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Discussion Starter · #1 ·
Hey VMF,
Ever since I replaced my alternator, and voltage regulator, for some reason or another, my battery keeps draining itself. I took the brand new (but drained battery) to autozone and got it charged, then I put it in the car, moved it like about 1 block and parked it. I left it today and went in another car to school, then when I come back tonight to try to jump in the car for a quick errand, the battery is basically drained. I have no idea how I should go about trying to diagnose this. What could be draining the battery? The car has absolutely nothing that was on, it was just sitting. If anyone has any ideas on what there could be, or where I could even start with to figure out this problem? Thanks
 

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VMF Full-Timer
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You want to take this one Midlife?
 

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Be sure your battery is fully charged. I know that sounds basic but a partially charged battery can cause that problem also. If you have a basic test light that uses a small bulb,you can test for current draw when key is off. Disconnect one of the battery cables and put the test light in between ( series circuit )the battery terminal and the disconnected cable. The light should not light up. Be sure everything is off and doors are closed,etc. If there is a current draw the light will light from that current flowing. Take one fuse at a time out to see if the light goes out. If that does not get you a cause, disconnect the battery connection at the alternator. Then the regulator. One at a time will find the culprit! Aftermarket radios not connected correctly or other loads that can draw without the key on are suspect also. Just go slow and methodically,you will get it!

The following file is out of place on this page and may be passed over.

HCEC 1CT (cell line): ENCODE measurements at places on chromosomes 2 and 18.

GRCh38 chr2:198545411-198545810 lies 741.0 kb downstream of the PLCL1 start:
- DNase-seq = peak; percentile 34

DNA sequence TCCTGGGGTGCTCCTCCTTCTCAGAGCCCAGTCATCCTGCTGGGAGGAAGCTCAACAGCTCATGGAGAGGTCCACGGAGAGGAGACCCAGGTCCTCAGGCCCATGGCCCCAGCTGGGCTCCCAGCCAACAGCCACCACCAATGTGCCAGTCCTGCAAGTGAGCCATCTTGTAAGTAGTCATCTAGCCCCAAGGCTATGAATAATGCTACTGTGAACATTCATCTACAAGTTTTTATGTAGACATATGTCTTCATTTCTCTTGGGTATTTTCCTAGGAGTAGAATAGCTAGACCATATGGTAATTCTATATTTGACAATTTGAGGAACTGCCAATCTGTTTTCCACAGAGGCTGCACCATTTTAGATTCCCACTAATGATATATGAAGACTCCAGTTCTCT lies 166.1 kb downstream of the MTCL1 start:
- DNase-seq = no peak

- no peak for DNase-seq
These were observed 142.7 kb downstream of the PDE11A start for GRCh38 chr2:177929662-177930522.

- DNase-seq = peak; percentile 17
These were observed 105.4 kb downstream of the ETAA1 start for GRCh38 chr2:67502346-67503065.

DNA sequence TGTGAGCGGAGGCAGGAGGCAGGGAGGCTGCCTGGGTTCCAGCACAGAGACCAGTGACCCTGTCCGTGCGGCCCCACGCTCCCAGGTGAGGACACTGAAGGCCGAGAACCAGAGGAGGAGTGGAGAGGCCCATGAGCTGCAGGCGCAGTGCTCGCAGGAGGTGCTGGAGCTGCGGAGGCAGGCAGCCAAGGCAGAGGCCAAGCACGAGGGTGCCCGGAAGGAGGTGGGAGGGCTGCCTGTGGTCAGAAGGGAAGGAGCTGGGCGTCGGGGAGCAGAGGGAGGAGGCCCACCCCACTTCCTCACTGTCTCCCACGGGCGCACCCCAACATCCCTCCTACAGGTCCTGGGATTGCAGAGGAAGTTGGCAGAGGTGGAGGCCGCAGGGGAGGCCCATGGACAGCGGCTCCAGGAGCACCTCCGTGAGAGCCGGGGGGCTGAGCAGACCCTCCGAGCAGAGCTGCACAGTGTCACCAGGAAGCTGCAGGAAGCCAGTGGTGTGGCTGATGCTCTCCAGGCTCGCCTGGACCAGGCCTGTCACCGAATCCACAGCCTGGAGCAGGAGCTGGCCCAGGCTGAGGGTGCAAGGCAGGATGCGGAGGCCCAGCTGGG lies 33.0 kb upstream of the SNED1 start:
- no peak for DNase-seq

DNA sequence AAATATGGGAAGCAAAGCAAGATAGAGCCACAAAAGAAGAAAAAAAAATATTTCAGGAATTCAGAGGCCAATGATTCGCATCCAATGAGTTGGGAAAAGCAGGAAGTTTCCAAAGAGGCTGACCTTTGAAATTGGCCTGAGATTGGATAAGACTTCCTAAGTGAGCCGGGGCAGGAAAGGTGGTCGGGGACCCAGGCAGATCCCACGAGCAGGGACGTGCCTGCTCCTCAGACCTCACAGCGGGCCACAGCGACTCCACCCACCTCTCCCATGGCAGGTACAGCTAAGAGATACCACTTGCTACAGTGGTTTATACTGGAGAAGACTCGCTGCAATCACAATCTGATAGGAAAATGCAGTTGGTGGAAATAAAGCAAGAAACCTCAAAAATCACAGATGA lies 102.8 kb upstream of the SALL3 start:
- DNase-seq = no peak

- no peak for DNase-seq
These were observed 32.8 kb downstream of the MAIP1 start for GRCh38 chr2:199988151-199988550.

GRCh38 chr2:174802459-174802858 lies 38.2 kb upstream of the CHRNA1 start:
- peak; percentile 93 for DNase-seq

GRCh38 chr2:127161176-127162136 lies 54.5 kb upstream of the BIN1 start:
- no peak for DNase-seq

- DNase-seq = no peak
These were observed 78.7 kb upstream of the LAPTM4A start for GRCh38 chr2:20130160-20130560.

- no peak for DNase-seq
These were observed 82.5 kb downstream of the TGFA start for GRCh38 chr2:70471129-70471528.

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Here's my method...

Disconnect the negative cable on the battery, and use a digital volt-ohm meter that can read 10 or 20 amps DC. Put the amp-meter between the battery post and the disconnected battery cable. You'll see what the current draw is. Now, how to find the offending item?

Start by removing the amp-meter (use it just by touching the terminals...don't hook it up semi-permanently), and then remove the fuses one by one. After each fuse, test the current draw. If the problem is controlled by a fuse, then whatever fuse lowers the current to less than 100 milliamps contains the problem. If none of the fused circuits are at fault, disconnect the voltage regulator terminal. Test the current draw. If that doesn't do it, remove all lines from the starter solenoid positive battery side except the alternator and the battery. Test the current draw. If still high current, remove the wire to the alternator. If that doesn't do it, then the starter solenoid is bad.

This is just a problem of eliminating circuits until you find the one that has the current draw.
 

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The fun of electrical shorts .
 

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You said you changed the alternator. That could very well be your problem. I had a diode go out in the alternator in the Shelby once and it would drain the battery overnight.
 

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Discussion Starter · #7 ·
Is there some way I can test this alternator diode idea? I would just have to turn over the engine and check if the batterys amperage is fluctuating correct? I'm going to spend this Sunday troubleshooting, I want to try to test all routes!
 

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Hello,
I had a similar problem, and it turned out to be a bad cell in the battery. My home battery charger was showing a bad cell code, and the parts store confirmed a partially bad cell. It was one of the new autolite batteries.
Hope this helps,
Joe
 
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